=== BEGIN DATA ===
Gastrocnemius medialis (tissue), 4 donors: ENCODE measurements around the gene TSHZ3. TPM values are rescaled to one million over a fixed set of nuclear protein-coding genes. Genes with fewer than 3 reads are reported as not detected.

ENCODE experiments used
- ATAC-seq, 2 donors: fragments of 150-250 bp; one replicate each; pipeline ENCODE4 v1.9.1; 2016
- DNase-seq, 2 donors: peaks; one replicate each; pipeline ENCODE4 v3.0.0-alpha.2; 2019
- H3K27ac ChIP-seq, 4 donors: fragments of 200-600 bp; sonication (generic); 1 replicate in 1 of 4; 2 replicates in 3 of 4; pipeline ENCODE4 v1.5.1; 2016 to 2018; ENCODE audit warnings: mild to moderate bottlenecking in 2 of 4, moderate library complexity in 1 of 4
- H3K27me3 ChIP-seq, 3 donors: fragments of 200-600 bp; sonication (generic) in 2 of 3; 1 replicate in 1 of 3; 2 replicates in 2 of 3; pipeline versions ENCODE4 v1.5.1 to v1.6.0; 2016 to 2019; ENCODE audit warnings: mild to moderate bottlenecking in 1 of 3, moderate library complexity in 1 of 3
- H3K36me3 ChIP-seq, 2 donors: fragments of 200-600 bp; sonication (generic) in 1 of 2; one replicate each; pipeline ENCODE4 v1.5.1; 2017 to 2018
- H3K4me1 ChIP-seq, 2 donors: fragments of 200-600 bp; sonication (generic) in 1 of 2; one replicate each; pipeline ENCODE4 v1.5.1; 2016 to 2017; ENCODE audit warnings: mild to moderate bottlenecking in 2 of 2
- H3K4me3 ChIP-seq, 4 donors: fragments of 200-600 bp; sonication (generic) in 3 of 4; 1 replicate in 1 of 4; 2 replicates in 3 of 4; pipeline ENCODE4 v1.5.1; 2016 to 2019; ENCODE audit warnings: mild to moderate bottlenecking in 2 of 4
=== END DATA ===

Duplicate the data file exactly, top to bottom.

Gastrocnemius medialis (tissue), 4 donors: ENCODE measurements around the gene TSHZ3. TPM values are rescaled to one million over a fixed set of nuclear protein-coding genes. Genes with fewer than 3 reads are reported as not detected.

ENCODE experiments used
- ATAC-seq, 2 donors: fragments of 150-250 bp; one replicate each; pipeline ENCODE4 v1.9.1; 2016
- DNase-seq, 2 donors: peaks; one replicate each; pipeline ENCODE4 v3.0.0-alpha.2; 2019
- H3K27ac ChIP-seq, 4 donors: fragments of 200-600 bp; sonication (generic); 1 replicate in 1 of 4; 2 replicates in 3 of 4; pipeline ENCODE4 v1.5.1; 2016 to 2018; ENCODE audit warnings: mild to moderate bottlenecking in 2 of 4, moderate library complexity in 1 of 4
- H3K27me3 ChIP-seq, 3 donors: fragments of 200-600 bp; sonication (generic) in 2 of 3; 1 replicate in 1 of 3; 2 replicates in 2 of 3; pipeline versions ENCODE4 v1.5.1 to v1.6.0; 2016 to 2019; ENCODE audit warnings: mild to moderate bottlenecking in 1 of 3, moderate library complexity in 1 of 3
- H3K36me3 ChIP-seq, 2 donors: fragments of 200-600 bp; sonication (generic) in 1 of 2; one replicate each; pipeline ENCODE4 v1.5.1; 2017 to 2018
- H3K4me1 ChIP-seq, 2 donors: fragments of 200-600 bp; sonication (generic) in 1 of 2; one replicate each; pipeline ENCODE4 v1.5.1; 2016 to 2017; ENCODE audit warnings: mild to moderate bottlenecking in 2 of 2
- H3K4me3 ChIP-seq, 4 donors: fragments of 200-600 bp; sonication (generic) in 3 of 4; 1 replicate in 1 of 4; 2 replicates in 3 of 4; pipeline ENCODE4 v1.5.1; 2016 to 2019; ENCODE audit warnings: mild to moderate bottlenecking in 2 of 4